The Israeli delegation to the United Nations Climate Change Conference taking place this week in Egypt includes executives of the fossil fuel companies Chevron and Ratio Energy, Haaretz has learned.
The employees of the polluting companies are part of the delegation being sent by the Manufacturers Association, which said that “there will be a delegation of companies that have an environmental impact and are interested in reducing emissions.” Officials from Israel Chemicals are also joining the Israeli delegation.
The executives of the polluting companies registered for the conference through the Manufacturers Association in cooperation with the government, thereby entitling them to wear official badges. Government sources explained that they didn’t check every name on the list of participants and that they couldn’t individually examine the background of all those registered.
Fossil fuel companies are the chief contributors to climate change. Chevron is one of the biggest oil and gas producers in the world, whose business model is based on fossil fuels whose burning causes global warming. According to media reports, the company is contending with scores of lawsuits accusing it of causing serious environmental damage.
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U.S.-based Chevron is the operating partner of the Leviathan and Tamar gas fields offshore Israel and is a leading shareholder in each. The Israeli company Ratio owns 15 percent of Leviathan.
Chevron often seeks to portray itself as green. Recently, the company began offering scholarships to students to promote “environmental and social responsibility,” funded by the Leviathan partnership.
But research published in 2019 by the Corporate Social Responsibility Institute found that apart from Saudi Aramco, no other company generates more greenhouse gasses than Chevron. Energy giants Exxon-Mobil, Chevon, Shell, BP and others together are responsible for more than 10 percent of the world’s carbon emissions in the world since 1965.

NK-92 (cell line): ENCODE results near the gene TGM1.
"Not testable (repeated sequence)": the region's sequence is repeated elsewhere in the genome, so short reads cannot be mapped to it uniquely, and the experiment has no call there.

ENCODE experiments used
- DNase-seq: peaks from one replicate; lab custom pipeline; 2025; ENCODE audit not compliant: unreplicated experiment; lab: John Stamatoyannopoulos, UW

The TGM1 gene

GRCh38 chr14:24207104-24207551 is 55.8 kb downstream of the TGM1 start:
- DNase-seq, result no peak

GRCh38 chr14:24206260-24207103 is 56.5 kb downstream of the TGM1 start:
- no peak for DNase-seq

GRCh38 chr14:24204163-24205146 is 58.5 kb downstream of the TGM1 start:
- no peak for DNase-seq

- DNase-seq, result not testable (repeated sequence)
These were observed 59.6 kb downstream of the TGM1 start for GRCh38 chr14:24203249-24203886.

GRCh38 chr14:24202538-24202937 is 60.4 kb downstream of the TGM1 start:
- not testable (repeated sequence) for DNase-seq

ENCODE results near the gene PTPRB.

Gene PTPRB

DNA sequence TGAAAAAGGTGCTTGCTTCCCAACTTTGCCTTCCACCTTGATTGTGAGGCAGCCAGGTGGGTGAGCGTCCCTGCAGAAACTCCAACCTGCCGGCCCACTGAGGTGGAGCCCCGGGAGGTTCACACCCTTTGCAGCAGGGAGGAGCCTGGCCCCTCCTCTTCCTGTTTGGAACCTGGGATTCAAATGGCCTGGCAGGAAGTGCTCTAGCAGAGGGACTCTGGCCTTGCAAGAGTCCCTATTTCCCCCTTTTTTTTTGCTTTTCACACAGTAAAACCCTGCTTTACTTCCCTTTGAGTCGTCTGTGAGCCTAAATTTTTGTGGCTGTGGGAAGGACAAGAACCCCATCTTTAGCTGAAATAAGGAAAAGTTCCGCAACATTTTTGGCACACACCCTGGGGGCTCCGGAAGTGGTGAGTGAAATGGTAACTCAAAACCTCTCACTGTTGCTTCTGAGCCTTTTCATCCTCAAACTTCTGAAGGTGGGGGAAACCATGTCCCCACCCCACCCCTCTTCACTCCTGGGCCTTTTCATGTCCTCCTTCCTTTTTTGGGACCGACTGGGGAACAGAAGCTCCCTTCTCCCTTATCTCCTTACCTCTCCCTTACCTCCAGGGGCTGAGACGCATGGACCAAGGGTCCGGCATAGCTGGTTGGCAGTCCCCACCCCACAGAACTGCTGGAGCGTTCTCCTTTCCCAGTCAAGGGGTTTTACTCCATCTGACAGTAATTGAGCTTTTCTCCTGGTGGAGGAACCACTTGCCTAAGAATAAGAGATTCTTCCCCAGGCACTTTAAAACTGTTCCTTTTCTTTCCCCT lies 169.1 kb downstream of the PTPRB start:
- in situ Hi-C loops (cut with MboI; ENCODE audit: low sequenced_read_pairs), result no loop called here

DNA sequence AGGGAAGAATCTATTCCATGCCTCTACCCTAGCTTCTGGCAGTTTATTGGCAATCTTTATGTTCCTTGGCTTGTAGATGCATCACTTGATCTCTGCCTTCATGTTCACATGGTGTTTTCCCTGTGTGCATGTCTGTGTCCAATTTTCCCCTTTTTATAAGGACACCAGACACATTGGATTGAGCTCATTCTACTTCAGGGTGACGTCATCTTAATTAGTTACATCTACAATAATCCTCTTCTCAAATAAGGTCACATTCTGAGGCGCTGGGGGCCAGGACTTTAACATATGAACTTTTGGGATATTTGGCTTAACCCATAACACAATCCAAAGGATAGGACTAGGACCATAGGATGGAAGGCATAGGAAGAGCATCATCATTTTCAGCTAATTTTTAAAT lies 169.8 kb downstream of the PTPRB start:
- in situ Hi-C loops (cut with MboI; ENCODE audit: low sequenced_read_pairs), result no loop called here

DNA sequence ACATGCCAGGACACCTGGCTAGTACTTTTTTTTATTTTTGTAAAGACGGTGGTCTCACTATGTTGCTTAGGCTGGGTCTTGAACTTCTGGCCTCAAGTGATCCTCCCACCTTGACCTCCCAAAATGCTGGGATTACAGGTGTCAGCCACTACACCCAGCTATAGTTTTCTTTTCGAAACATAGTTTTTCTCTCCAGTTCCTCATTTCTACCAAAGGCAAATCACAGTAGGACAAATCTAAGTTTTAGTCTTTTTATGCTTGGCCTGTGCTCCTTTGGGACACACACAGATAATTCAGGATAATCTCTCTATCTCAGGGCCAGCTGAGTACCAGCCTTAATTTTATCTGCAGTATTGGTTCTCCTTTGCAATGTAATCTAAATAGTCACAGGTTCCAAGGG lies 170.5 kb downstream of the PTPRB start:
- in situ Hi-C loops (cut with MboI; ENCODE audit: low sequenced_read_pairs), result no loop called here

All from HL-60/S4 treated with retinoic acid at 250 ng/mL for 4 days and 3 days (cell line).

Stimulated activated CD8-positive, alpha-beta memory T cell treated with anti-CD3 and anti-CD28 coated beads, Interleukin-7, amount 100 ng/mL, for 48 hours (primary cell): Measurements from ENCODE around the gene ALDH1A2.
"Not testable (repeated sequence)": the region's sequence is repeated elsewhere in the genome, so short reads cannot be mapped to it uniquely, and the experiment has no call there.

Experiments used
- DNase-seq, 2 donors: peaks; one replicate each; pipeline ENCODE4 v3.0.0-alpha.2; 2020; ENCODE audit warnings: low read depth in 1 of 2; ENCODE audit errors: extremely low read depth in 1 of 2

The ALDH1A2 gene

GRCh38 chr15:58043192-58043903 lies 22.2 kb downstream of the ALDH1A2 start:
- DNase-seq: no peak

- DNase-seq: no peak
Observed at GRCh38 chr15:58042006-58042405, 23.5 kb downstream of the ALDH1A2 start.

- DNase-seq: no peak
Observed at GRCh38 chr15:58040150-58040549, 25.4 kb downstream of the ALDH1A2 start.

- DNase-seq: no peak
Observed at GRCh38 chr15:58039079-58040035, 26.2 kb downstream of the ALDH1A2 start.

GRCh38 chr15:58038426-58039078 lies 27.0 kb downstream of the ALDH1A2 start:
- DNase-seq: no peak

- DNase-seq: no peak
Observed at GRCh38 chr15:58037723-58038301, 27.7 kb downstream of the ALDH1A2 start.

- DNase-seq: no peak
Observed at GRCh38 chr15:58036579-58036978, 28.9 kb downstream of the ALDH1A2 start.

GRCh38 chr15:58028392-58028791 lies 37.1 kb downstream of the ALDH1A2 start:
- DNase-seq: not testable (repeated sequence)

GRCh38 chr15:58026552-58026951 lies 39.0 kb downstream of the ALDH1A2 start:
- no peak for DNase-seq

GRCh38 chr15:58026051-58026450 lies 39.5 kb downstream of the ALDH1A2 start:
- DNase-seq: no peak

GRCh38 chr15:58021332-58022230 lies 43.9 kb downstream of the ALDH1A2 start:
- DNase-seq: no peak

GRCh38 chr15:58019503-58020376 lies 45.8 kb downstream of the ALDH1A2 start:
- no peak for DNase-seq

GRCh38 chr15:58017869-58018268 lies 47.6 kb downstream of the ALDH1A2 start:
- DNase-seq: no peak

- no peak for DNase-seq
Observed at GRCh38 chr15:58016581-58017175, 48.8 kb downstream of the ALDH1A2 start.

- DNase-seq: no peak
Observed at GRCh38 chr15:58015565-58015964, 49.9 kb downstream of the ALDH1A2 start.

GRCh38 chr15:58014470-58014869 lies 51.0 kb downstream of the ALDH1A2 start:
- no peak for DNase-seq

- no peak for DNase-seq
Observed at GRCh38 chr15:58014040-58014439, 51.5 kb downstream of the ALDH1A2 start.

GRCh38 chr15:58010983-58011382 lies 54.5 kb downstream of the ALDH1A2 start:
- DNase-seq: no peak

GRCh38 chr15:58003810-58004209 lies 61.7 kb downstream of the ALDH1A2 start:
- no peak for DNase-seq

In-depth research published last February in the journal PLOS One found on the basis of data collected over 12 years that while the world’s big oil and gas companies claim they are transitioning to clean energy, there are justifiable reasons for accusing them of greenwashing. The researchers found that the companies’ claims were not consistent with their operations and that during the period examined they expanded, rather than reduced fossil fuel exploration.
Israel Chemicals isn’t a fossil fuel company, but its facilities regularly appear at the top of the Environmental Protection Ministry’s list of polluting factories in Israel.
Ron Tomer, president of the Manufacturers Association, defended the inclusion of fossil fuel companies in the climate change conference. “As manufacturers, we are concerned about climate change and are doing a lot on this issue,” he told Haaretz. “We allowed all companies that belong to the association to register for the conference through us. These companies are part of the solution and part of Israel’s sustainability, which has both climate and economic aspects. The solutions will come from them, too.
“Europe is now experiencing an energy crisis, people are worried about the rising prices of goods,” Tomer said. “Gas companies are part of the solutions and Israel couldn’t exist without them. They are investing a lot in renewable energy and it’s good that they’re here. It’s easy to say ‘greenwashing,’ but there is a lot happening beyond that.”